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Headword: Ἀχαί̈α
Adler number: alpha,4669
Translated headword: Akhaia, Achaia, Achaea
Vetting Status: high
Translation:
[sc. Another name for] Hellas. For Memmius[1] the consul set out against the Corinthians and deprived Metellus of the victory that was in his grasp. He attacked the hard-pressed Achaeans near the Isthmus, defeated them, and without a blow he took Corinth. This city was first of the whole Hellenic world at this time. This seems to be the reason why even now they call Hellas "Achaia".[2] The Romans came and changed the name of the whole territory[3] to [that of] the subdued people, who were at that point the leaders of Hellas.
Also [sc. attested is the phrase] "Achaian missile," in reference to those who throw with good aim. In light of the fact that this sort of missile is most suitable of all against a siege, the missile of the slingers from Achaia.
Greek Original:
Ἀχαί̈α: ἡ Ἑλλάς. Μέμμιος γὰρ ὕπατος ἐπὶ τοὺς Κορινθίους σταλεὶς τὸν Μέτελλον ἐν χερσὶν οὖσαν τὴν νίκην ἀφείλετο. ἐπιγενόμενος δὲ πεπονηκόσι τοῖς Ἀχαιοῖς περὶ τὸν Ἰσθμὸν κατηγωνίσατο καὶ τὴν Κόρινθον εἷλεν αὐτοβοεὶ πρωτεύουσαν παντὸς κατὰ τοῦτο τοῦ Ἑλληνικοῦ: ὅθεν δοκοῦσι καὶ νῦν Ἀχαί̈αν ὀνομάζειν τὴν Ἑλλάδα. Ῥωμαῖοι δὲ ἐς τὸ χειρωθὲν ἔθνος, ὃ προεστὼς ἦν τότε τῆς Ἑλλάδος, τὴν ὅλην μεταβαλόντες τῆς χώρας ἐπωνυμίαν ἀφίκοντο. καὶ Ἀχαϊκὸν βέλος, ἐπὶ τῶν εὐστόχως βαλλόντων. παρ' ὅσον πάντων ἐπιτηδειότατόν ἐστι τὸ τοιοῦτον βέλος πρὸς πολιορκίαν, τὸ τῶν ἐξ Ἀχαί̈ας σφενδονητῶν βέλος.
Notes:
Most of the first paragraph of the entry seems to be a quotation or a paraphrase of some account from the first few centuries CE (perhaps an epitome of Pausanias 7.16.1-10), but the source is unidentifiable.
[1] So the transmitted text, both here and again at mu 565; but the Roman conqueror of Corinth in 146 BCE was L. Mummius (OCD(4) p.972).
[2] More specifically, the Romans gave the name "Achaea" to the province that they formed more than a hundred years later in the Peloponnese and central Greece. This province comprised some, but not all, of what was traditionally thought of as "Hellas". Prior to this, the term was generally restricted to the territory on the northern littoral of the Peloponnese (and is still used in that sense as late as the second century CE, by e.g. Pausanias (cf. Ptolemy 3.16.10)). The Romans responsible for naming the province may have been aware, however, that in Homer, the term "Achaiis" could refer to a much greater part of what was later known as Hellas (a term unknown to Homer) and that the "Greeks" at Troy could be referred to collectively as "Achaians". The Roman victory referred to here was not over "Achaia" per se, but over the Achaian League, which at that point included many non-Achaian cities, such as Corinth.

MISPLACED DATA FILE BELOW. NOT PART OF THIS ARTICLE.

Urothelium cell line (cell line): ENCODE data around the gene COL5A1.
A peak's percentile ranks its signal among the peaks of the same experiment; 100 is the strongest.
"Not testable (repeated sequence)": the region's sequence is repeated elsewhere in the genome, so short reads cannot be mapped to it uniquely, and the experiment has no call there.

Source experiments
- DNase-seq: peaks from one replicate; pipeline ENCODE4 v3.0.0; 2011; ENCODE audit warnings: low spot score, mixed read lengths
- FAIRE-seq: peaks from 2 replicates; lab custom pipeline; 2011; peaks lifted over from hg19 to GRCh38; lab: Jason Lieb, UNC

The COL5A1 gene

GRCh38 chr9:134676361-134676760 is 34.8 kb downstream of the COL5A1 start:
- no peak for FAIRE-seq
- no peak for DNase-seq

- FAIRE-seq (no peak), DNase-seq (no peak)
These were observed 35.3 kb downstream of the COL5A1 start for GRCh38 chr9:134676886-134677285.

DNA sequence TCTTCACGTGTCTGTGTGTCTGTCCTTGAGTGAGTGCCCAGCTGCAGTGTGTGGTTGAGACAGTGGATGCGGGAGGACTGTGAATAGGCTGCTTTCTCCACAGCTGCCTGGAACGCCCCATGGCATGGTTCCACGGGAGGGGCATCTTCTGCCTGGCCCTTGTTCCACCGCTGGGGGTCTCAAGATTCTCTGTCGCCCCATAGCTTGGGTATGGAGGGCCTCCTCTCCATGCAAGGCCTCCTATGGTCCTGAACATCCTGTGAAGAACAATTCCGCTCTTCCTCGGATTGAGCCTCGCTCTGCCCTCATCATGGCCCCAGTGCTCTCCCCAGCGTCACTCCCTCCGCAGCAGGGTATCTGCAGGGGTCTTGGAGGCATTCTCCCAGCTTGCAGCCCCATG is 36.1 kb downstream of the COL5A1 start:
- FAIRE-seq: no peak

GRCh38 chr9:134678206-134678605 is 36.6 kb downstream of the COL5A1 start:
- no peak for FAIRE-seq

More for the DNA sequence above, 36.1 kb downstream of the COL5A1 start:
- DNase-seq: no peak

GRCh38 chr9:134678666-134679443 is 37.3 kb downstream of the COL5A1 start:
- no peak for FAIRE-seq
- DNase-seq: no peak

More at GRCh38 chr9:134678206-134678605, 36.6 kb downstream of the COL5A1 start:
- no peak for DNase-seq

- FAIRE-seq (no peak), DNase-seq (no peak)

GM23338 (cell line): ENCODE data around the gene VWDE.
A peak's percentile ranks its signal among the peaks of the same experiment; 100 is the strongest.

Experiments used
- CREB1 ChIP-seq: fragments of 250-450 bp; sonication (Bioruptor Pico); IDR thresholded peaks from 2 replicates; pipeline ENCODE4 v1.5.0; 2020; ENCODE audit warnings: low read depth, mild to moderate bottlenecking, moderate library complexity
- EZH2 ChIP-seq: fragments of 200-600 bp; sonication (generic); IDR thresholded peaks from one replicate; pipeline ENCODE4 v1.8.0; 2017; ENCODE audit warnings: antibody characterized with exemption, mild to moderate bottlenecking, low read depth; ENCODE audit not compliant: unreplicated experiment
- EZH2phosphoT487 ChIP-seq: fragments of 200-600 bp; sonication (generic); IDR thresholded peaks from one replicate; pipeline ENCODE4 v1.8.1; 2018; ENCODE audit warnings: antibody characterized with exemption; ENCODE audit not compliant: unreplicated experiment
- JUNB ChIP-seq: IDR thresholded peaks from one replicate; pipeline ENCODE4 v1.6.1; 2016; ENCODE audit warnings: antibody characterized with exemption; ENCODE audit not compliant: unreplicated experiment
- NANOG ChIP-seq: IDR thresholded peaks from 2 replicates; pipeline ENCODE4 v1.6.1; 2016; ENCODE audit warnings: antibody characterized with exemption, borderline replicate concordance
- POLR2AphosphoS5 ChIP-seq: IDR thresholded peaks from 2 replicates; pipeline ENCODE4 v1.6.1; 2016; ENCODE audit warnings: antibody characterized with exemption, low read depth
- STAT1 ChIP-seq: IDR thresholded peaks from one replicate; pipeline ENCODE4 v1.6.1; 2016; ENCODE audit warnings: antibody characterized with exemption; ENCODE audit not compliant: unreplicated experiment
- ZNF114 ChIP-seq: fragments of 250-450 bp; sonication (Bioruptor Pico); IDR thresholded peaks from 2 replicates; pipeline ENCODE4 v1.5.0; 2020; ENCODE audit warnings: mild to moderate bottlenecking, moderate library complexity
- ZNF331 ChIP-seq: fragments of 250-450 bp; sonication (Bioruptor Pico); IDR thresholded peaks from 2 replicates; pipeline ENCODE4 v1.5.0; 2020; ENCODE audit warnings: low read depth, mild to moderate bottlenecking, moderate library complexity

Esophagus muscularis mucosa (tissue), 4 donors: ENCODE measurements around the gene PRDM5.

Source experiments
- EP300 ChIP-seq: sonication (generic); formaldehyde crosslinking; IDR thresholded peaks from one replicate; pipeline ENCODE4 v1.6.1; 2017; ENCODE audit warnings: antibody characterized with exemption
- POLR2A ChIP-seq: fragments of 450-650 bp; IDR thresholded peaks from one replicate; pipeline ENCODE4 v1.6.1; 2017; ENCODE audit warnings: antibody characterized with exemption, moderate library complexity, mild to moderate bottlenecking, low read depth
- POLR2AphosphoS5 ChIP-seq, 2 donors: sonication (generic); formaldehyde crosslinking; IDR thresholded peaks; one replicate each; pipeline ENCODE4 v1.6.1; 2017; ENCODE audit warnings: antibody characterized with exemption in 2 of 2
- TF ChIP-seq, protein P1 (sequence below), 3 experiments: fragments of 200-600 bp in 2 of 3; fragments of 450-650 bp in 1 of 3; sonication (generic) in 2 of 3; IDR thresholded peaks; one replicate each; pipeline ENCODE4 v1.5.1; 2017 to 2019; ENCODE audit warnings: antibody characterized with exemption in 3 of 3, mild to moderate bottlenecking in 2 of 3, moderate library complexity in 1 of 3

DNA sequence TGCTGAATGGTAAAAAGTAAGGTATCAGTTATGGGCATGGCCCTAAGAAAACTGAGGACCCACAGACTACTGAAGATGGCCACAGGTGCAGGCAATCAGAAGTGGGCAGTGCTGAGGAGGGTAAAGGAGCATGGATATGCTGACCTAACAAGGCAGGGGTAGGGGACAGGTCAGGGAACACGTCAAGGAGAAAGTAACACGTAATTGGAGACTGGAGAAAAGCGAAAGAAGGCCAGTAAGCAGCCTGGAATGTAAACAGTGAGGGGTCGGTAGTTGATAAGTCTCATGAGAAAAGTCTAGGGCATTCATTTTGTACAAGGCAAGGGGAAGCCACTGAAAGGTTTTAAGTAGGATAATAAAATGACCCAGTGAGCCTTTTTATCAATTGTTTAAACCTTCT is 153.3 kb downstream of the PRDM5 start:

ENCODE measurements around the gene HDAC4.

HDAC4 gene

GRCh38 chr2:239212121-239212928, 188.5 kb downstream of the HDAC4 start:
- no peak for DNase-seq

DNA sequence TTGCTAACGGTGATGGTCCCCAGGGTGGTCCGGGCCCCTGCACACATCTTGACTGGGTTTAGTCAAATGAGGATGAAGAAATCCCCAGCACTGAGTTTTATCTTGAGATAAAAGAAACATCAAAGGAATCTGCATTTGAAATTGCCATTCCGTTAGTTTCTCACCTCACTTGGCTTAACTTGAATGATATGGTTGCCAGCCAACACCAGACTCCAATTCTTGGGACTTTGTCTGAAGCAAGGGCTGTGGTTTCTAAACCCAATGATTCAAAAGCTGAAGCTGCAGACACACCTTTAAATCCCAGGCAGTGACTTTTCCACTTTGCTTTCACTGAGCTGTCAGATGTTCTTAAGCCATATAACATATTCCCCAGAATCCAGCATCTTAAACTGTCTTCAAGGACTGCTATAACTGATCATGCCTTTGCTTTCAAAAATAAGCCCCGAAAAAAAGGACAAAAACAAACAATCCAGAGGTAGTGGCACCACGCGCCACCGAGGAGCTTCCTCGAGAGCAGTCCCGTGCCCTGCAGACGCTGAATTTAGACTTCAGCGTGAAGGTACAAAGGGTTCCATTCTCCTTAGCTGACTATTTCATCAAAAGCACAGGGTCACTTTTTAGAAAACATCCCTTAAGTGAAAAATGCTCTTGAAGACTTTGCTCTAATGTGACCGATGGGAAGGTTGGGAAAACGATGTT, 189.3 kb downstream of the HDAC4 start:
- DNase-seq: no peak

[3] Literally, "the whole name of the territory."
[4] This phrase is presented and glossed as if it were proverbial, but it is not in the paroemiographers.
Keywords: biography; daily life; definition; geography; history; military affairs; politics; proverbs; science and technology
Translated by: Jennifer Benedict on 18 September 2000@00:40:28.
Vetted by:
Catharine Roth (Altered wording, added keywords.) on 18 September 2000@01:04:32.
Joseph L. Rife on 3 December 2000@15:32:43.
David Whitehead (added note) on 19 March 2001@12:13:41.
David Whitehead (augmented note) on 8 July 2001@04:33:28.
David Whitehead (added note and keywords; cosmetics) on 29 August 2002@03:38:32.
William Hutton (Modified translation and augmented notes.) on 25 January 2007@04:24:52.
David Whitehead (another note; tweaks and cosmetics) on 9 May 2012@05:43:25.
David Whitehead (typo) on 24 July 2014@03:40:34.
David Whitehead (updated a ref) on 31 July 2014@04:58:49.
David Whitehead on 11 September 2015@08:11:07.

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